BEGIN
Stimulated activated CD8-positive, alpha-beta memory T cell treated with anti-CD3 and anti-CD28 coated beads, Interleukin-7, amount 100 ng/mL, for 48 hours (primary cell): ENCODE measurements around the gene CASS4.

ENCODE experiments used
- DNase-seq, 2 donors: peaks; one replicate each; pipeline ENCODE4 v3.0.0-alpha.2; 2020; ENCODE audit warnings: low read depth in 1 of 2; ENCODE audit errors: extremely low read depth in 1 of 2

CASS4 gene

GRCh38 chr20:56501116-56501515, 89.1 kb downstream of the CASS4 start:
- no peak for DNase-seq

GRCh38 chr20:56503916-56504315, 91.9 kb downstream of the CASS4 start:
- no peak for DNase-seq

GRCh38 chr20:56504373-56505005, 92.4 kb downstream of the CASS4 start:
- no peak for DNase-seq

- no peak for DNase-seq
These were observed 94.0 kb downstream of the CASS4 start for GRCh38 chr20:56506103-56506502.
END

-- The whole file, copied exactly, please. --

Stimulated activated CD8-positive, alpha-beta memory T cell treated with anti-CD3 and anti-CD28 coated beads, Interleukin-7, amount 100 ng/mL, for 48 hours (primary cell): ENCODE measurements around the gene CASS4.

ENCODE experiments used
- DNase-seq, 2 donors: peaks; one replicate each; pipeline ENCODE4 v3.0.0-alpha.2; 2020; ENCODE audit warnings: low read depth in 1 of 2; ENCODE audit errors: extremely low read depth in 1 of 2

CASS4 gene

GRCh38 chr20:56501116-56501515, 89.1 kb downstream of the CASS4 start:
- no peak for DNase-seq

GRCh38 chr20:56503916-56504315, 91.9 kb downstream of the CASS4 start:
- no peak for DNase-seq

GRCh38 chr20:56504373-56505005, 92.4 kb downstream of the CASS4 start:
- no peak for DNase-seq

- no peak for DNase-seq
These were observed 94.0 kb downstream of the CASS4 start for GRCh38 chr20:56506103-56506502.